In this systematic review we describe 22 healthcare programmes prioritising truck drivers that have been implemented in 30 countries across sub-Saharan Africa. These healthcare programmes included short-term interventions of narrow scope, such as limited primary health care and diagnosis of communicable diseases. A minority of healthcare programmes expanded the scope to include gender based violence reduction and palliative care. While most countries had or have healthcare programmes for truck drivers that provide services of HIV prevention and diagnosis, no antiretroviral treatment (ART) services have been offered on site. This provision of vertical services reflects the overall regional HIV disease burden and the particular focus of donors, while the lack of ART provision of reflects the logistical challenges of treatment provision across borders. Regionally, HIV prevalence estimates among truck drivers have been reported as high. Studies from Nigeria show a 10% HIV prevalence among truck drivers [54] while South African surveys have reported HIV prevalence estimates in truck drivers who were clients of female sex workers as high as 56% [55] and in truck drivers in general as 26% [56], in 2001 and 2003/4 respectively [57]. This increased vulnerability to acquiring and transmitting HIV among truck drivers has prompted UNAIDS and national governments to identify them as a key population, prioritising this group in their HIV programmes, as does South Africa’s National Strategic Plan on HIV, TB and STIs 2012–2016 [11], for example. However, the majority of the programmes in this review did not actively seek to identify people living with HIV (through HTC) and link them to care, but rather focussed on healthcare messaging and BCC. Although this is in keeping with findings of the 2012 review of sex worker programmes in Africa [58], healthcare programmes for truck drivers have seen a progression in scope from 2001 onwards reflected in the increasing (though still insufficient) number of services delivered from satellite and mobile clinics. The World Health Organisation and UNAIDS focus on increasing testing and linkage to ART care can be translated, among truck drivers, into 90% of truck drivers living with HIV being aware of their HIV-positive status, 90% of HIV-positive truck drivers being on ART, and 90% of truck drivers on ART achieving viral suppression [59]. In the absence of data, and with the very limited coverage of these programs, it seems that there is a considerable way to go from what appears to be a low baseline for all three of these indicators in truck-driver populations in sub-Saharan Africa.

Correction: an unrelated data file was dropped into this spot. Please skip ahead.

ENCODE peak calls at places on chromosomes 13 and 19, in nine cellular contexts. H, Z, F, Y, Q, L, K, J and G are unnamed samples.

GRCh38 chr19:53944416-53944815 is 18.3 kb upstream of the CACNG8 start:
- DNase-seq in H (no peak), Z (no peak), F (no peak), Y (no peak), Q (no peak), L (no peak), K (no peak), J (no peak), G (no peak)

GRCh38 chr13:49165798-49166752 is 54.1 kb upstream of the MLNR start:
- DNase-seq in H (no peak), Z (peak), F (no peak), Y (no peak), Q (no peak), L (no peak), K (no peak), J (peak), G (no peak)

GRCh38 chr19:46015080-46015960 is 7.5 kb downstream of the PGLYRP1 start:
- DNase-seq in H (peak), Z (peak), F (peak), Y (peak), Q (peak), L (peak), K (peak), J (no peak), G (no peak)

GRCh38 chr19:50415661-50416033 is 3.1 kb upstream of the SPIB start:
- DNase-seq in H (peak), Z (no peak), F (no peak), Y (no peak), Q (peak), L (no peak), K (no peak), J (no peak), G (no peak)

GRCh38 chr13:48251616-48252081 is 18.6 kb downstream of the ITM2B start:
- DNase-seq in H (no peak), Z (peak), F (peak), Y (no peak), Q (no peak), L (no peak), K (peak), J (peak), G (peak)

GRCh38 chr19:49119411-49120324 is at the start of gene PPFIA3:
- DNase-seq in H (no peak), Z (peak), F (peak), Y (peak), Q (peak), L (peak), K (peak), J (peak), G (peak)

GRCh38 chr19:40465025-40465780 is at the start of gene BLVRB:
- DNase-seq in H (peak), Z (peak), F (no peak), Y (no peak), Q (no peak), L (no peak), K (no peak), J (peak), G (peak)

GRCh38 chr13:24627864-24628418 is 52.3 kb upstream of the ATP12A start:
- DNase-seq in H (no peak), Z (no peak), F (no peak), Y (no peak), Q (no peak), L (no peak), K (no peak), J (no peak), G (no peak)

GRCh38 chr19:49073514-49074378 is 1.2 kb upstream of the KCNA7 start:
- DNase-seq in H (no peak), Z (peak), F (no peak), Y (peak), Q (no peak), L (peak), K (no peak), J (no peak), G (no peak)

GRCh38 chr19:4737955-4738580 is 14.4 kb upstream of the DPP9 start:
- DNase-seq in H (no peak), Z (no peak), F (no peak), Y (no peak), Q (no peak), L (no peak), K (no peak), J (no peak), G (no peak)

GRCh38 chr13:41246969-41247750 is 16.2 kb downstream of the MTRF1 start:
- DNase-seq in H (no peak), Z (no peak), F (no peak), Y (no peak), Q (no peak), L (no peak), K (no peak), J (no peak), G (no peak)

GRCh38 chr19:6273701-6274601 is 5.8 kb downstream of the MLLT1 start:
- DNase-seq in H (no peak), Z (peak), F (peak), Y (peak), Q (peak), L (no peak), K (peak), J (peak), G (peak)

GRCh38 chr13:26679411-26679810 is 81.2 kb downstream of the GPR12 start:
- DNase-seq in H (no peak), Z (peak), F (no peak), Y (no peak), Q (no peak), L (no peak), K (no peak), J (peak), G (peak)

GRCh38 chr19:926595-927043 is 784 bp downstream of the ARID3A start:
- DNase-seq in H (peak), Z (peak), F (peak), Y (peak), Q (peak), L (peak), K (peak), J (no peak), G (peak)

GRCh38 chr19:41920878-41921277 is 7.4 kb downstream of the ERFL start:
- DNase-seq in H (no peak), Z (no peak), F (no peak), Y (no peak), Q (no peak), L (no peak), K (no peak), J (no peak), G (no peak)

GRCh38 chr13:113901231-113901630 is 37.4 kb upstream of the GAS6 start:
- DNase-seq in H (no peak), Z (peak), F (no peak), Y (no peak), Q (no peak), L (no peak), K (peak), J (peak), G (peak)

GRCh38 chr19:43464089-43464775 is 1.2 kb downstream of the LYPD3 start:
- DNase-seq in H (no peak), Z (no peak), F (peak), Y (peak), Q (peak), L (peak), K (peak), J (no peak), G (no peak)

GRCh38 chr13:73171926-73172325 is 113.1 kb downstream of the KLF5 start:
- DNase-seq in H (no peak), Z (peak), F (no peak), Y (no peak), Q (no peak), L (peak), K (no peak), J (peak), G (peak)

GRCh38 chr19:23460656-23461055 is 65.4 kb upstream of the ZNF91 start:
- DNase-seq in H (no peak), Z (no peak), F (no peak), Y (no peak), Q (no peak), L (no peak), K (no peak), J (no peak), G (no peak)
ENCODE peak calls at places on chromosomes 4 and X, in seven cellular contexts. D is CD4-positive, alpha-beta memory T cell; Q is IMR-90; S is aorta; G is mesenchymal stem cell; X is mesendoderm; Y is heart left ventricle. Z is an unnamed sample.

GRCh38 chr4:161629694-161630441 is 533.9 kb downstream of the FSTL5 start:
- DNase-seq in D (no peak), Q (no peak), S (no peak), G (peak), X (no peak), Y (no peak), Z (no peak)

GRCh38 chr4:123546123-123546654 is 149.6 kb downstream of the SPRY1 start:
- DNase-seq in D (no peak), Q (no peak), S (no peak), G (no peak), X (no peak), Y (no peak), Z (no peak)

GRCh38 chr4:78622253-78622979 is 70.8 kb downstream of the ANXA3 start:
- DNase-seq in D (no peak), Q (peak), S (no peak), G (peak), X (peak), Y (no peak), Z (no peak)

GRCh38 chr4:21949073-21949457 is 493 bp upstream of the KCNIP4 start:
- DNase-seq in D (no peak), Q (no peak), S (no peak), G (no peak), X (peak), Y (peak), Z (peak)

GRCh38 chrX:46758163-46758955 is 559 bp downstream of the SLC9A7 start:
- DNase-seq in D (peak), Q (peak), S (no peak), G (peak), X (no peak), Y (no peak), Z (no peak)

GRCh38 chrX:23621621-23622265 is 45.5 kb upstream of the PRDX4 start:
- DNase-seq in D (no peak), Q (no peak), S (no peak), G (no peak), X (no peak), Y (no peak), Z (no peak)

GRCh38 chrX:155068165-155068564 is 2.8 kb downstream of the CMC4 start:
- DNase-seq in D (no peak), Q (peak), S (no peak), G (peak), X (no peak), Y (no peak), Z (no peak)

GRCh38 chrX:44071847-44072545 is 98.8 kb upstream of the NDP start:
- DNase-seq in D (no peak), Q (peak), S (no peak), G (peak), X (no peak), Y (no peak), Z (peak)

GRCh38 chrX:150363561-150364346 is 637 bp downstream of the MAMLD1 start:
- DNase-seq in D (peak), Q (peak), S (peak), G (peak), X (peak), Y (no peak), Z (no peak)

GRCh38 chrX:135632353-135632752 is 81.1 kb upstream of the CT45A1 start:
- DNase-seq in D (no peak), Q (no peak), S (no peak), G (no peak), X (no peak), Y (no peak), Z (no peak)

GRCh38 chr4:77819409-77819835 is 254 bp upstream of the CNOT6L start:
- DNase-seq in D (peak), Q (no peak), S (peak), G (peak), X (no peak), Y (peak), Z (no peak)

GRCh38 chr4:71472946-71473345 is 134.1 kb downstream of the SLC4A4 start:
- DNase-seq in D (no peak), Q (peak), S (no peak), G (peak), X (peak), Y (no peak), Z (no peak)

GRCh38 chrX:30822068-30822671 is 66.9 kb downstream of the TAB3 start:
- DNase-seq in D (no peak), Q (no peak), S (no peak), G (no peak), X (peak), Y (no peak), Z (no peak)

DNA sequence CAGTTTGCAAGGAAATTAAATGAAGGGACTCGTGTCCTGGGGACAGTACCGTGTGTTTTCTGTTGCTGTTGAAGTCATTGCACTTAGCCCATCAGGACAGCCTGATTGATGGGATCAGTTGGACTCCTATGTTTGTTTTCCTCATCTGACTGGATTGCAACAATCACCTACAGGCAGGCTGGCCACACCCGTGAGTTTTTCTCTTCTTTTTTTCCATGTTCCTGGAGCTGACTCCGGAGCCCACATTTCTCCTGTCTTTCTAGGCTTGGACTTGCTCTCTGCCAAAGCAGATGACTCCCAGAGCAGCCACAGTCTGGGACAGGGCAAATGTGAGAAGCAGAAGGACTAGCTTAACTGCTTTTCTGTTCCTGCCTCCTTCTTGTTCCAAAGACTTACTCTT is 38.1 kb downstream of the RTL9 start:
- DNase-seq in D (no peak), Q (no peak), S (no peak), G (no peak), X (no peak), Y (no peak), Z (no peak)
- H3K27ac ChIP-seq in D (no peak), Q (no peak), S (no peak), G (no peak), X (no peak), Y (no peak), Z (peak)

We also observe that, in terms of evaluations, just above half of these programmes have been evaluated to date and, of these, most looked only at input or outcome indicators. The evaluation methodologies relied on routinely-collected data and were constrained by low evaluation budgets. In planning for scale-up of programmes, Ministries of Health need to know which interventions, delivered in which way, and at what cost were more effective and efficient. Rigorous measurement of programme outcomes and impact is therefore needed to be able to support wider implementation of programmes. Yet, only six programmes reported sufficient data to analyse outcome or impact indicators. Moreover, programmes prioritising truck drivers have failed to demonstrate an attributable impact on STI incidence or HIV prevalence, due to study designs that lack control arms and heterogeneous trends in HIV risk reduction. However, the programmes overall could be considered to have had a positive effect on risk behaviours, knowledge, and attitudes, albeit the issue of attribution also remains open for these outcomes. For continuous improvement of programme delivery, monitoring and evaluation (M&E) needs to be built into all programmes at the design stage [60]. In the absence of good M&E frameworks, these programmes lose out on valuable process information and are less able to identify and address gaps and make informed decisions regarding operations management and service delivery, including effective and efficient use of resources.